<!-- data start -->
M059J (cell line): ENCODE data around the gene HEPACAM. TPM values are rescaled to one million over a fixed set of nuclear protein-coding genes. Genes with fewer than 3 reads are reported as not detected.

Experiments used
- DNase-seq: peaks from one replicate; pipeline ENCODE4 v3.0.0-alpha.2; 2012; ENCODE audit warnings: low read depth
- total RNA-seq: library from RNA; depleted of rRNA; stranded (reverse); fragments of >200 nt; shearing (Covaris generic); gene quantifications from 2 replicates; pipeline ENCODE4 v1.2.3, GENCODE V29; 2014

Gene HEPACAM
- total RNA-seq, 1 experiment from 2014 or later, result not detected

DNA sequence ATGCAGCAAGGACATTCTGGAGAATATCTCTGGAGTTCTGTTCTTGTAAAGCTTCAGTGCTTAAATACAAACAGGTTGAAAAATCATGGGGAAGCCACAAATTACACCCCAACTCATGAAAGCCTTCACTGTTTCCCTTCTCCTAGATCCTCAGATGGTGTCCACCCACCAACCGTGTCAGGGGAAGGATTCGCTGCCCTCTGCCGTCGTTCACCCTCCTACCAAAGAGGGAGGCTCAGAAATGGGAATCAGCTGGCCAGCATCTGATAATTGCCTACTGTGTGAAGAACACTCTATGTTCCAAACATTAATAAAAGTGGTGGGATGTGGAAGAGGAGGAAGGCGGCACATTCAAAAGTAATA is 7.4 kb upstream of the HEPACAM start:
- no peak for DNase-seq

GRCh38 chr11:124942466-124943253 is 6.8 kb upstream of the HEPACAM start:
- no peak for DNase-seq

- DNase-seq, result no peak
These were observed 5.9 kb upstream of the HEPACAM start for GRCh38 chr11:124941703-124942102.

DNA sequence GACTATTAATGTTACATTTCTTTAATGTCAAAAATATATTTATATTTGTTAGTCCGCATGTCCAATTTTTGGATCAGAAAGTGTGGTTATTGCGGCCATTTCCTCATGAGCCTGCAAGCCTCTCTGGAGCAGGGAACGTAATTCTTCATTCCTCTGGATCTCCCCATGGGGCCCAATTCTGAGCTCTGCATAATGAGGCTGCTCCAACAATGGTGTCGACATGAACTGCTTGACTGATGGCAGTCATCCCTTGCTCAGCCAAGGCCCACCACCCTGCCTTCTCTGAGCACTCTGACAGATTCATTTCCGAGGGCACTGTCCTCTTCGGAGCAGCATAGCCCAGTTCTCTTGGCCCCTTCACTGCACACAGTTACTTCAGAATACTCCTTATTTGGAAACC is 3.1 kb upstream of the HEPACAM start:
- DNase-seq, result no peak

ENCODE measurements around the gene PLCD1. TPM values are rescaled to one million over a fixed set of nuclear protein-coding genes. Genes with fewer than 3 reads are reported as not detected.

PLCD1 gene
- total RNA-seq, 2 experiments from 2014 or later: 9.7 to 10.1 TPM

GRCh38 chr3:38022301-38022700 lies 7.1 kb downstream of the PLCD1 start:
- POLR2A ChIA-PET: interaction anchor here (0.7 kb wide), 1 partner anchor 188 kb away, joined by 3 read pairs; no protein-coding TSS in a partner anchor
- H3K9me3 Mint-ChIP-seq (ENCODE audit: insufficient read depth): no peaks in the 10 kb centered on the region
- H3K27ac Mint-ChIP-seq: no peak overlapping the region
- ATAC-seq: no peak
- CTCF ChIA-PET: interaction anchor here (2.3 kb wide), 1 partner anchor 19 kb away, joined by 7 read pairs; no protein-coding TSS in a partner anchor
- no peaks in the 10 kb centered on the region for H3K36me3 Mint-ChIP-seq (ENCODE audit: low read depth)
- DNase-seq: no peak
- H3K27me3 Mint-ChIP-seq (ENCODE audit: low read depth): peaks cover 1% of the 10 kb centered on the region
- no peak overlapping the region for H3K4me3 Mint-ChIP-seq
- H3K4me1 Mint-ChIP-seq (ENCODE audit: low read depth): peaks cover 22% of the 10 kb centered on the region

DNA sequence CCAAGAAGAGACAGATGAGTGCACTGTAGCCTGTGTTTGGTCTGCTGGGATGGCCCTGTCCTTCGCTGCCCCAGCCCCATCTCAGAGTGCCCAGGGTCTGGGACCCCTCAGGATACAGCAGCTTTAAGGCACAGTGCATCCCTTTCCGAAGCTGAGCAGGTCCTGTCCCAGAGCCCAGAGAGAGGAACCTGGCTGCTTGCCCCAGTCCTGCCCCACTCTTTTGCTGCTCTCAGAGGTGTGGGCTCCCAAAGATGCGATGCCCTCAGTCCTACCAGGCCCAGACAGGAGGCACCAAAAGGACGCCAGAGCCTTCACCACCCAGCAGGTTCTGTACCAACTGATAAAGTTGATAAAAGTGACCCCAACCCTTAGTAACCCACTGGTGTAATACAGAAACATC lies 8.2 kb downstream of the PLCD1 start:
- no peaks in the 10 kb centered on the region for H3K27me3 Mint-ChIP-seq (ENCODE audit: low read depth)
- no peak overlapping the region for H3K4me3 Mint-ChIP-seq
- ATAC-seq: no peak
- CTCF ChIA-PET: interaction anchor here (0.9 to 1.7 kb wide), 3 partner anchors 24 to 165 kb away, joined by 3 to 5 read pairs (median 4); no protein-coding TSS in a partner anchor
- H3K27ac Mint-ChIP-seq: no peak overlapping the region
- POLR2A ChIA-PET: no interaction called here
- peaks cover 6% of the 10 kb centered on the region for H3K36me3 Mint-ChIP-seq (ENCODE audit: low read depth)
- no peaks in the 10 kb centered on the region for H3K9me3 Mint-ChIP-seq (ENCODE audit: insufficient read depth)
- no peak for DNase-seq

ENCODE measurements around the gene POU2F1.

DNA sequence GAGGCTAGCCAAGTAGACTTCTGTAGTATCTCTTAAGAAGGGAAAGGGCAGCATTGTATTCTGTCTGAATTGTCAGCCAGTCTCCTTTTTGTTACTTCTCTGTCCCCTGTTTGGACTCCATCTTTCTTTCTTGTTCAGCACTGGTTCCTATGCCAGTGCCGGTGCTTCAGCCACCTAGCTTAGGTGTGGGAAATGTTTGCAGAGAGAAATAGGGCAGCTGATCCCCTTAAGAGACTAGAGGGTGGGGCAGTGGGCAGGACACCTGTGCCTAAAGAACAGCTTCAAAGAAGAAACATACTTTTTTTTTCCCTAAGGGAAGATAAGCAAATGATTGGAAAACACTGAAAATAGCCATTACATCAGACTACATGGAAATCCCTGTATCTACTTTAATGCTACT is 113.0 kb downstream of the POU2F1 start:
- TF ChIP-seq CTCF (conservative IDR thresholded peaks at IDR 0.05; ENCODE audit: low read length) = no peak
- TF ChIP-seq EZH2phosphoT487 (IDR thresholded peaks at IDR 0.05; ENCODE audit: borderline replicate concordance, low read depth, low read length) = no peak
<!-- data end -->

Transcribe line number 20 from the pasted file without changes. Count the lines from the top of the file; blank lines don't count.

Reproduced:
- H3K9me3 Mint-ChIP-seq (ENCODE audit: insufficient read depth): no peaks in the 10 kb centered on the region